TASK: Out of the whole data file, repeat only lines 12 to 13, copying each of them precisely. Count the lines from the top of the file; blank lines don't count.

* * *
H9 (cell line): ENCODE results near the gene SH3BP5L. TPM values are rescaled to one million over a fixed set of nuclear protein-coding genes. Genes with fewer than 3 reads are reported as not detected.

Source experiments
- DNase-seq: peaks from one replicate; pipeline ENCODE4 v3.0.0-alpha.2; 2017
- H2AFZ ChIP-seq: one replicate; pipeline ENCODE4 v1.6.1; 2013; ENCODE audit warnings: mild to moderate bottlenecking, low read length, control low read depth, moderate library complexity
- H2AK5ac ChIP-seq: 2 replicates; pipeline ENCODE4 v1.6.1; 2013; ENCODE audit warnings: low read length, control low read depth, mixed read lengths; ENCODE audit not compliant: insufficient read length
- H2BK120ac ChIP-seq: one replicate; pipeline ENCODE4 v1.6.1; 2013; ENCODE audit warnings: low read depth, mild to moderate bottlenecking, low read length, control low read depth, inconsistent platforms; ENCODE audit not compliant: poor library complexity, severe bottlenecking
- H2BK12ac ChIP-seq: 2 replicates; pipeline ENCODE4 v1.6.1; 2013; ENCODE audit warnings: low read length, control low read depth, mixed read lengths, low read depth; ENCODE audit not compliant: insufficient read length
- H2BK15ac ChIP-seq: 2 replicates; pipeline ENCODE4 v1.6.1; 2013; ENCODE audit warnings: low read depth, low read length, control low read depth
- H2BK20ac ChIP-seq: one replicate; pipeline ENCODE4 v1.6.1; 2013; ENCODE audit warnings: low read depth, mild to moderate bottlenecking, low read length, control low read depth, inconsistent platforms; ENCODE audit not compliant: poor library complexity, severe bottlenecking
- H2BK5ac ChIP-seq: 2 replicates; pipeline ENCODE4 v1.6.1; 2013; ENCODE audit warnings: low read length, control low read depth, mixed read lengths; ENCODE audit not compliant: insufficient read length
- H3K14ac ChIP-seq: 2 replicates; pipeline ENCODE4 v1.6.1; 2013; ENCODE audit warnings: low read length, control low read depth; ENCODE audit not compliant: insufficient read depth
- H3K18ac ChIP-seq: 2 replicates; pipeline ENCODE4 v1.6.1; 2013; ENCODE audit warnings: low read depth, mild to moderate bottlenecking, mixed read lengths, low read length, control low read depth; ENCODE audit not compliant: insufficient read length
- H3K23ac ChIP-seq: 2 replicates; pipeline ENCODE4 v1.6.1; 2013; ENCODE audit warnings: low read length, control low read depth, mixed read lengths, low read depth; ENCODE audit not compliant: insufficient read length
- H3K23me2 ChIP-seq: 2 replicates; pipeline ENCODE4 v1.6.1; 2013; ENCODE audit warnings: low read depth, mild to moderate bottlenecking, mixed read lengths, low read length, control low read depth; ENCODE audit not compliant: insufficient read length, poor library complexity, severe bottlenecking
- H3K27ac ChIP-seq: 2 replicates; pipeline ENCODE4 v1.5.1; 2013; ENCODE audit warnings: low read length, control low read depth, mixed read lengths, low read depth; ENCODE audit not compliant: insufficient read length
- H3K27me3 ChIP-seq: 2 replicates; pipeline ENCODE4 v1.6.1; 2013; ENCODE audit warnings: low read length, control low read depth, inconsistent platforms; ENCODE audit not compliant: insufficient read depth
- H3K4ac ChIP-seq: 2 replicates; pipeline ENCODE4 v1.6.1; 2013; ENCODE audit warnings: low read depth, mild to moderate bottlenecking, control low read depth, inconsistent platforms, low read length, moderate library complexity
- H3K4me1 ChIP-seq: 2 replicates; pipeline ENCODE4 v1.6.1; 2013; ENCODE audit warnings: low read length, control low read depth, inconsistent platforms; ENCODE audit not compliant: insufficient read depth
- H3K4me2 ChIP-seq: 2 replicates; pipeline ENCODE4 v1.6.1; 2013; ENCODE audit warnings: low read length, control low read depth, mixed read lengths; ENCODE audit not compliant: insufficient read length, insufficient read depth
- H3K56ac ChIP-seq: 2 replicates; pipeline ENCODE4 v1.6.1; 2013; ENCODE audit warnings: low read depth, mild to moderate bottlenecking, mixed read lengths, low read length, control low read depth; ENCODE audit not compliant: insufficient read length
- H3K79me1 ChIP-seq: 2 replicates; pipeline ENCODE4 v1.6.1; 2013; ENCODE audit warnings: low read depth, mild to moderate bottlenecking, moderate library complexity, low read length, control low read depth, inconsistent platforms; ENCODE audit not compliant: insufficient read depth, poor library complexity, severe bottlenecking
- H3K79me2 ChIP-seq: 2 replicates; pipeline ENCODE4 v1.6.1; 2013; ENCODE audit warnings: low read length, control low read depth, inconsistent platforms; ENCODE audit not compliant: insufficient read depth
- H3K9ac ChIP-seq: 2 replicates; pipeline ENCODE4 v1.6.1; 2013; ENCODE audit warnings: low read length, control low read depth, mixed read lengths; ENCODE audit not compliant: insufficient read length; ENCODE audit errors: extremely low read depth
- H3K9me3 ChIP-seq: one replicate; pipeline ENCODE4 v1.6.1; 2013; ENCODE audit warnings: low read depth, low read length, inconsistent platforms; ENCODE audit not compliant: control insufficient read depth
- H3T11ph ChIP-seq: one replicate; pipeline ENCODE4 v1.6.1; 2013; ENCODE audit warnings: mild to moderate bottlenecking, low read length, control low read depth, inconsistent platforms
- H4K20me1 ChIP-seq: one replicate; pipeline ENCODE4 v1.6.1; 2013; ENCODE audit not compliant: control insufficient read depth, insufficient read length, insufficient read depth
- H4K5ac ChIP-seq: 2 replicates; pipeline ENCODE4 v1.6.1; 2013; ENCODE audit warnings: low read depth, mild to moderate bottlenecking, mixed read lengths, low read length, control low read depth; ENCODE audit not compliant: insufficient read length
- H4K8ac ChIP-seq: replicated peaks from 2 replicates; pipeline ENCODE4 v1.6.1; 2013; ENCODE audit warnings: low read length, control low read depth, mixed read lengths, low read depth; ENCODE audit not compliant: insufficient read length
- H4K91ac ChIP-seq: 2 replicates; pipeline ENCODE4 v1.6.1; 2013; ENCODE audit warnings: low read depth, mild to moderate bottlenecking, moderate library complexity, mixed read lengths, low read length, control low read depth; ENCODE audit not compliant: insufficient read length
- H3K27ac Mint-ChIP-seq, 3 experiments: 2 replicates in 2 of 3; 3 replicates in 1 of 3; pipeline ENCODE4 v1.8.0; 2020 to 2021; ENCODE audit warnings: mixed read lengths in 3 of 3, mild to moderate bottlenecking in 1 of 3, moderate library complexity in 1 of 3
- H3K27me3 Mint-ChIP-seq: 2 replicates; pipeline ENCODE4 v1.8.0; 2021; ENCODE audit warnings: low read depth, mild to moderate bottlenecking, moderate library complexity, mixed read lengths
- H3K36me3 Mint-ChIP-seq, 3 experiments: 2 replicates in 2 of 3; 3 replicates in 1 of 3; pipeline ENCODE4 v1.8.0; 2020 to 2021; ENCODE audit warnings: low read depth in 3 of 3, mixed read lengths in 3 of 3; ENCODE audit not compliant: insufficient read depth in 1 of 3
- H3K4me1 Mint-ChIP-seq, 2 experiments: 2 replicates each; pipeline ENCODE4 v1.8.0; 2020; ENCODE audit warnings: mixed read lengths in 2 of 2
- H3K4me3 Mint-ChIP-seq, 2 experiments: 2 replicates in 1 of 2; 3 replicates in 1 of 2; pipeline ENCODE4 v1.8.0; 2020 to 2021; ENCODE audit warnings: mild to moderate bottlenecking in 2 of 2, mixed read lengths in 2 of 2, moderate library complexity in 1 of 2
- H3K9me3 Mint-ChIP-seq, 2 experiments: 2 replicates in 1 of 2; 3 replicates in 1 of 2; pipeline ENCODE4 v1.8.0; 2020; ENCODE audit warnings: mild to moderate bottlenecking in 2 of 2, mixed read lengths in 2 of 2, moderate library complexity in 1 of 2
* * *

- H3K18ac ChIP-seq: 2 replicates; pipeline ENCODE4 v1.6.1; 2013; ENCODE audit warnings: low read depth, mild to moderate bottlenecking, mixed read lengths, low read length, control low read depth; ENCODE audit not compliant: insufficient read length
- H3K23ac ChIP-seq: 2 replicates; pipeline ENCODE4 v1.6.1; 2013; ENCODE audit warnings: low read length, control low read depth, mixed read lengths, low read depth; ENCODE audit not compliant: insufficient read length